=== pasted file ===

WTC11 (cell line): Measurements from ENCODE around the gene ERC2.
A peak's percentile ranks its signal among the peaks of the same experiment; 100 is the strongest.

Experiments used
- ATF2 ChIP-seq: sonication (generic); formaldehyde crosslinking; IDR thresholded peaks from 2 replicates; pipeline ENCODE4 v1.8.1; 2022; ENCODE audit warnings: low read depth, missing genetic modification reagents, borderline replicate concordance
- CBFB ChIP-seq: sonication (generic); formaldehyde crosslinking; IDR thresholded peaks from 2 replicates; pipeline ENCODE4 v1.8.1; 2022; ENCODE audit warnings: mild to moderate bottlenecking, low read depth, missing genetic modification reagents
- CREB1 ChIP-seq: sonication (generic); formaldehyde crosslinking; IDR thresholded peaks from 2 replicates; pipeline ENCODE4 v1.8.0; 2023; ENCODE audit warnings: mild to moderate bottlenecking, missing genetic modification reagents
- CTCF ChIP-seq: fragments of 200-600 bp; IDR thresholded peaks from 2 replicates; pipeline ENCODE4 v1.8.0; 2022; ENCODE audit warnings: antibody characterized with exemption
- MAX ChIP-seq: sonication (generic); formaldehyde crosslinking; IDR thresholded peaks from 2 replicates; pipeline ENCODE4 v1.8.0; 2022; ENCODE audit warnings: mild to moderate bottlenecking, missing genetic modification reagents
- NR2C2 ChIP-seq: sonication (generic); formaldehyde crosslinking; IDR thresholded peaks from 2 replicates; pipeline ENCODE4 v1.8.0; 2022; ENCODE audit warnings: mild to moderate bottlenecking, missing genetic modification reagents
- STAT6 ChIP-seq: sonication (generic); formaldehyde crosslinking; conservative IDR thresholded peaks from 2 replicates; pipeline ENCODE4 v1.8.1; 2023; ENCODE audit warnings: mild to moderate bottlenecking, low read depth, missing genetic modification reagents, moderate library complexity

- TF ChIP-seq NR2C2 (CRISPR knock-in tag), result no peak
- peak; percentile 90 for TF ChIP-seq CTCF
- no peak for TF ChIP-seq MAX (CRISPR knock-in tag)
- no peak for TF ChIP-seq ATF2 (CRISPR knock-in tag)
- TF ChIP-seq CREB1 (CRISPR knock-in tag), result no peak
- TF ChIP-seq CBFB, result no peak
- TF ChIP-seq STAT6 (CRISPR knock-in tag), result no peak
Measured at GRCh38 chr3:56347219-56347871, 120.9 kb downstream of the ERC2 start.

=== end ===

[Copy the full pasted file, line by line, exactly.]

WTC11 (cell line): Measurements from ENCODE around the gene ERC2.
A peak's percentile ranks its signal among the peaks of the same experiment; 100 is the strongest.

Experiments used
- ATF2 ChIP-seq: sonication (generic); formaldehyde crosslinking; IDR thresholded peaks from 2 replicates; pipeline ENCODE4 v1.8.1; 2022; ENCODE audit warnings: low read depth, missing genetic modification reagents, borderline replicate concordance
- CBFB ChIP-seq: sonication (generic); formaldehyde crosslinking; IDR thresholded peaks from 2 replicates; pipeline ENCODE4 v1.8.1; 2022; ENCODE audit warnings: mild to moderate bottlenecking, low read depth, missing genetic modification reagents
- CREB1 ChIP-seq: sonication (generic); formaldehyde crosslinking; IDR thresholded peaks from 2 replicates; pipeline ENCODE4 v1.8.0; 2023; ENCODE audit warnings: mild to moderate bottlenecking, missing genetic modification reagents
- CTCF ChIP-seq: fragments of 200-600 bp; IDR thresholded peaks from 2 replicates; pipeline ENCODE4 v1.8.0; 2022; ENCODE audit warnings: antibody characterized with exemption
- MAX ChIP-seq: sonication (generic); formaldehyde crosslinking; IDR thresholded peaks from 2 replicates; pipeline ENCODE4 v1.8.0; 2022; ENCODE audit warnings: mild to moderate bottlenecking, missing genetic modification reagents
- NR2C2 ChIP-seq: sonication (generic); formaldehyde crosslinking; IDR thresholded peaks from 2 replicates; pipeline ENCODE4 v1.8.0; 2022; ENCODE audit warnings: mild to moderate bottlenecking, missing genetic modification reagents
- STAT6 ChIP-seq: sonication (generic); formaldehyde crosslinking; conservative IDR thresholded peaks from 2 replicates; pipeline ENCODE4 v1.8.1; 2023; ENCODE audit warnings: mild to moderate bottlenecking, low read depth, missing genetic modification reagents, moderate library complexity

- TF ChIP-seq NR2C2 (CRISPR knock-in tag), result no peak
- peak; percentile 90 for TF ChIP-seq CTCF
- no peak for TF ChIP-seq MAX (CRISPR knock-in tag)
- no peak for TF ChIP-seq ATF2 (CRISPR knock-in tag)
- TF ChIP-seq CREB1 (CRISPR knock-in tag), result no peak
- TF ChIP-seq CBFB, result no peak
- TF ChIP-seq STAT6 (CRISPR knock-in tag), result no peak
Measured at GRCh38 chr3:56347219-56347871, 120.9 kb downstream of the ERC2 start.